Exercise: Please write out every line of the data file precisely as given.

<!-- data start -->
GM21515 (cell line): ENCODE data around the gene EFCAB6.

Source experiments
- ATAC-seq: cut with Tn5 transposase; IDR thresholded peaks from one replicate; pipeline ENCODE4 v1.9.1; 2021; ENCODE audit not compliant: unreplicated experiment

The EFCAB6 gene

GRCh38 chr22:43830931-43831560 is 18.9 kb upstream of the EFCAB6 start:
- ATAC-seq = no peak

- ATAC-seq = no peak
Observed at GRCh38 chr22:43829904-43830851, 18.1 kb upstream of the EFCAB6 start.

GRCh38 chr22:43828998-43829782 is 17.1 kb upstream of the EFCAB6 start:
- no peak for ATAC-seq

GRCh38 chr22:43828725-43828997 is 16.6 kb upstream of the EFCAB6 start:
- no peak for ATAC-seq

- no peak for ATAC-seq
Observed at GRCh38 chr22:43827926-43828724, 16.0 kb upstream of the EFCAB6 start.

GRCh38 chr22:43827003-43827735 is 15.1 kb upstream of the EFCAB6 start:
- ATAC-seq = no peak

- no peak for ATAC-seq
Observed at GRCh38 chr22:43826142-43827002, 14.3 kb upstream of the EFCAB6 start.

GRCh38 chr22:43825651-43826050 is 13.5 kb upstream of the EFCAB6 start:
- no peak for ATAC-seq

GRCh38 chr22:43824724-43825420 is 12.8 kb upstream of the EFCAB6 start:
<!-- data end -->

GM21515 (cell line): ENCODE data around the gene EFCAB6.

Source experiments
- ATAC-seq: cut with Tn5 transposase; IDR thresholded peaks from one replicate; pipeline ENCODE4 v1.9.1; 2021; ENCODE audit not compliant: unreplicated experiment

The EFCAB6 gene

GRCh38 chr22:43830931-43831560 is 18.9 kb upstream of the EFCAB6 start:
- ATAC-seq = no peak

- ATAC-seq = no peak
Observed at GRCh38 chr22:43829904-43830851, 18.1 kb upstream of the EFCAB6 start.

GRCh38 chr22:43828998-43829782 is 17.1 kb upstream of the EFCAB6 start:
- no peak for ATAC-seq

GRCh38 chr22:43828725-43828997 is 16.6 kb upstream of the EFCAB6 start:
- no peak for ATAC-seq

- no peak for ATAC-seq
Observed at GRCh38 chr22:43827926-43828724, 16.0 kb upstream of the EFCAB6 start.

GRCh38 chr22:43827003-43827735 is 15.1 kb upstream of the EFCAB6 start:
- ATAC-seq = no peak

- no peak for ATAC-seq
Observed at GRCh38 chr22:43826142-43827002, 14.3 kb upstream of the EFCAB6 start.

GRCh38 chr22:43825651-43826050 is 13.5 kb upstream of the EFCAB6 start:
- no peak for ATAC-seq

GRCh38 chr22:43824724-43825420 is 12.8 kb upstream of the EFCAB6 start: